Dough in mixing bowl, close up
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Left to their own devices, yeast doughs can be maddeningly inconsistent. Drafts and other small changes in temperature or humidity can cause them to rise more slowly than they should, or not reach their full height. This kind of variation is unacceptable to commercial bakers, so they use large-scale "proofers" -- or proofing ovens -- to maintain an ideal environment for their infant loaves. Countertop versions are also available for serious home bread-bakers.

The Principles of Proofing

Yeasts are living organisms, and like humans, they're most active within a range of comfortable temperatures. They reproduce most rapidly at around 95 degrees Fahrenheit, but that's too warm for good bread. Too-rapid rising gives your bread a coarse texture and an unpleasant whiff of alcohol, both of which spoil its quality. A more moderate temperature of 80 F is ideal, still resulting in a quick and predictable rise but without affecting the quality of the finished bread. Most proofers also maintain a high level of humidity, so the dough can rise without drying out.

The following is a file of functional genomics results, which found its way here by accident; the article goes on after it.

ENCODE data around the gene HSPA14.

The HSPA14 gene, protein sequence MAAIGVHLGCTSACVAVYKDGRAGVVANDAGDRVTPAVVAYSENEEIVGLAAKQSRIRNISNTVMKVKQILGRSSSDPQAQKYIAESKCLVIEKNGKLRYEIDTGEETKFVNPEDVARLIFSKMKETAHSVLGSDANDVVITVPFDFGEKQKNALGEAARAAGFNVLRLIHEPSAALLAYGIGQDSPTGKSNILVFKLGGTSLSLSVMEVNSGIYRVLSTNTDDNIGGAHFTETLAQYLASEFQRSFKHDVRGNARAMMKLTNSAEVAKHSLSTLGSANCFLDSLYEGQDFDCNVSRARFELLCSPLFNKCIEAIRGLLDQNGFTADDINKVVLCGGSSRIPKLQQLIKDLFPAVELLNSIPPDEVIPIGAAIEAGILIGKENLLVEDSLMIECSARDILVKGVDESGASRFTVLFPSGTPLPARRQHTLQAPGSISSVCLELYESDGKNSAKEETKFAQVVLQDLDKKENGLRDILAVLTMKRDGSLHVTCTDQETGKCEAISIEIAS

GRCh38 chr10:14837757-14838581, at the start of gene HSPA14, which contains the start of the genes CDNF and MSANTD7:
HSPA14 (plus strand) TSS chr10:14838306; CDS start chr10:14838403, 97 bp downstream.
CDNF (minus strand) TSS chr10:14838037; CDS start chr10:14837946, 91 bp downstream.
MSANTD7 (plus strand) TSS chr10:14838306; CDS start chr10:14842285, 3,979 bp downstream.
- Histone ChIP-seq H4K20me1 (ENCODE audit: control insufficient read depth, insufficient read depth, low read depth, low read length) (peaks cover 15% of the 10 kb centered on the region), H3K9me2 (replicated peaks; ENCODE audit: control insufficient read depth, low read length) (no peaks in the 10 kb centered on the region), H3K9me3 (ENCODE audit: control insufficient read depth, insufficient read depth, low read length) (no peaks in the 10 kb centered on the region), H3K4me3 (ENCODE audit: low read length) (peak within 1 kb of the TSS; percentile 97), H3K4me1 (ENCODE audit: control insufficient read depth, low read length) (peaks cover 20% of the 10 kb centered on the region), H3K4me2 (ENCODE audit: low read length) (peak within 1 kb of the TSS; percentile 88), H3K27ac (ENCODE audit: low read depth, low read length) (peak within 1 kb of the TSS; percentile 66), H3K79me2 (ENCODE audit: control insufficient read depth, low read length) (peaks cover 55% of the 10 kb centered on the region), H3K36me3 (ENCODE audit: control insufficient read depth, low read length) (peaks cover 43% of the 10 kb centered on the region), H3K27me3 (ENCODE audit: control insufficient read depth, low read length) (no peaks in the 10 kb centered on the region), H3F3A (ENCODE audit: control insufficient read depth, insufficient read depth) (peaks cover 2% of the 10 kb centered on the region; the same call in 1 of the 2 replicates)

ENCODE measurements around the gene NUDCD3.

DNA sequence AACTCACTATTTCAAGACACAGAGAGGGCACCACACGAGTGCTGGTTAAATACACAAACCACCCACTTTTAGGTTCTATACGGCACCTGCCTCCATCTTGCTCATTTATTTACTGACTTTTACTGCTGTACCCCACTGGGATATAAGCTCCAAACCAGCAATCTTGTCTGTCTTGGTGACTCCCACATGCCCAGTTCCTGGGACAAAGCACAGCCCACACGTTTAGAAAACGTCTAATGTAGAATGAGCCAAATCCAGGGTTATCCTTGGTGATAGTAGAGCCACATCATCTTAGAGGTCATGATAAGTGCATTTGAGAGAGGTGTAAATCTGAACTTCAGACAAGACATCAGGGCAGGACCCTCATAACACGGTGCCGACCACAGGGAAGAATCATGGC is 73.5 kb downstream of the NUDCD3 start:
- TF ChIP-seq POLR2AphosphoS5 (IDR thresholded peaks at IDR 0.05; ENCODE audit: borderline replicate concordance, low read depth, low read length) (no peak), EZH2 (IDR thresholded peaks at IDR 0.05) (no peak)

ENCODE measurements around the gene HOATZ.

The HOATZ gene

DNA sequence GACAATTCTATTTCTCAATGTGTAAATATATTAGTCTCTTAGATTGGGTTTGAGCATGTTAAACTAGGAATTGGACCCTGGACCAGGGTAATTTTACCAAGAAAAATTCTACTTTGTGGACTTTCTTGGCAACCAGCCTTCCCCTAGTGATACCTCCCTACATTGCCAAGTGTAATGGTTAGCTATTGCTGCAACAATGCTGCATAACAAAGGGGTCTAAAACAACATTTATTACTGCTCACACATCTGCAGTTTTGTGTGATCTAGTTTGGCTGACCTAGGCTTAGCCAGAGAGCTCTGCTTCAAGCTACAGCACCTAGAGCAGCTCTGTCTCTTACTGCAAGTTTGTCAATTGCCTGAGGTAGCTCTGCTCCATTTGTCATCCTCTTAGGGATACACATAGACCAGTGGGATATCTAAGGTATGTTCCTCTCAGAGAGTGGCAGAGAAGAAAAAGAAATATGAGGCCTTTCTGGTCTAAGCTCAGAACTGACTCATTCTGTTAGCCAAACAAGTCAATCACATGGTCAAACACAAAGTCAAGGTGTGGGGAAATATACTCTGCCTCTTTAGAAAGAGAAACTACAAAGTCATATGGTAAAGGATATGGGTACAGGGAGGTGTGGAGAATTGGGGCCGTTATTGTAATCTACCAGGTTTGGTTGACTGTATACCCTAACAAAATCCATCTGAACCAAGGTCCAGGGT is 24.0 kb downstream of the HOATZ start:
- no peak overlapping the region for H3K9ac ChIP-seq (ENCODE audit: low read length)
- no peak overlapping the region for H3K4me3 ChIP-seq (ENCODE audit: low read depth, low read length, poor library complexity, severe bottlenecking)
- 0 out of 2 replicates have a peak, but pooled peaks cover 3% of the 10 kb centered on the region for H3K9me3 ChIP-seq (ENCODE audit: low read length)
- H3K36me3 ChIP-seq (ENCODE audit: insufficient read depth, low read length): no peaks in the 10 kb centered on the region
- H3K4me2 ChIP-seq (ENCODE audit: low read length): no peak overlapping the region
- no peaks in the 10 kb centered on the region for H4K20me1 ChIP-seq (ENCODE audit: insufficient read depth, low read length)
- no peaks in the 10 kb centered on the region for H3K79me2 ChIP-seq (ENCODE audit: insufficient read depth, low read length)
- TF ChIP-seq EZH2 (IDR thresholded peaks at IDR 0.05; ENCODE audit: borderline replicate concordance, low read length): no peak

A Few Options

Home countertop bread proofers are little larger than bread machines, and typically hold enough dough for two to four standard loaves. Some collapse for storage, so they'll take up less space between uses. If you have a bread machine, its dough-only cycle makes it the equivalent of a small proofing oven. Its temperature control is less accurate and it's not as humid, but will still usually give a good result. In a pinch, you can improvise a proofer by prewarming your oven for a couple of hours with its incandescent light, and putting a shallow pan of boiling water in the oven along with your bread dough.